The Views Of Thomas Hobbes, John Locke And Karl Marx

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Thomas Hobbes, John Locke and Karl Marx were three opposing philosophers during the Enlightenment with their own interpretations on government and people. Hobbes believed society needed an absolute monarchy, “to confer all their power and strength upon one man.” Locke said that human nature had natural rights, and were therefore “not to be under the will or legislative authority of man.” Finally, Marx believed in communism, in which belongings are public. All of the philosophies had their own relation to the social contract, which was introduced by Jean Jacques Rousseau.
To begin, Thomas Hobbes was a pessimist towards human nature, strongly believing that humans were born greedy and hostile. To support his perceptions, Hobbes wrote Leviathan,
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He was positive towards human nature and believed that humans were born with natural rights. He expressed his beliefs in documents called Two Treaties of Government and The Second Treatise of Civil Government. “Man being born, as has been proved, with a title to perfect freedom, and an uncontrolled enjoyment of all the rights and privileges of the law of nature, equally with any other man…” is a quote from The Second Treatise of Civil Government. It is shown in both documents that Locke believed that governments were formed only to maintain and protect natural rights. He disagreed with the idea of an absolute monarchy, but instead said that limited power was more effective. With that being said, it is society’s right to overthrow the government whenever they have evidence to do so. Locke’s idea of a social contract was very different than Hobbes’. According to Locke, life in the state of nature was filled with “peace, goodwill, mutual assistance, and preservation.” Locke strongly believed that because people were naturally moral, in a social contract, no competition or harm would be an issue. He thought that without a government to defend the people against those wanting to take advantage of them, soon fear would take over. This would soon cause individuals to have the desire to protect the natural laws, such as life, liberty and property. Locke said that these are given up for payback, in return for …show more content…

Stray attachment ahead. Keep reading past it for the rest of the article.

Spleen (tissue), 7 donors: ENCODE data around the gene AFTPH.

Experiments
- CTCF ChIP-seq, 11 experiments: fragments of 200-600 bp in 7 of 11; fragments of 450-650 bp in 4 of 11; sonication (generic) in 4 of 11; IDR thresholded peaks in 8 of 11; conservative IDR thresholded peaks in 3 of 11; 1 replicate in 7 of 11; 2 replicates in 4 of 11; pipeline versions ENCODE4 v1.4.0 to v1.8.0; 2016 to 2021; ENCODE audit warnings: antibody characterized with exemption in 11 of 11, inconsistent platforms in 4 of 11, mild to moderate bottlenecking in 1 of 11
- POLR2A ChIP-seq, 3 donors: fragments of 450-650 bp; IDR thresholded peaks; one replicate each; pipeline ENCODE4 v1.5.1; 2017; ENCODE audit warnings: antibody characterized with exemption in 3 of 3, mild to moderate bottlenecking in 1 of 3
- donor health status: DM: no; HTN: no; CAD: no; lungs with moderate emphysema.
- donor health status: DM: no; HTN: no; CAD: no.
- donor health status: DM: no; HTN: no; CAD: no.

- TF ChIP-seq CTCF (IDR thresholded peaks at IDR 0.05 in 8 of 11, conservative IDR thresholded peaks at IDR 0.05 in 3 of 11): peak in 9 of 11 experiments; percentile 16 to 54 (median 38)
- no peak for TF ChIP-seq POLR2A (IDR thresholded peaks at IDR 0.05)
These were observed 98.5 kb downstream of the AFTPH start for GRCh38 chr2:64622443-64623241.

According to Marx, communism was the belief that property belongs to everyone and the government gives society needs only when they are truly necessary. He stood for this philosophy and wrote down his beliefs in his well-known work, The Communist Manifesto. The document stated “the world will be for the common people,” meaning that with a communist society, everyone will be treated equally and fairly. For his social contract, Marx despised capitalism because it thought it only helped a small amount, and the rest were left in

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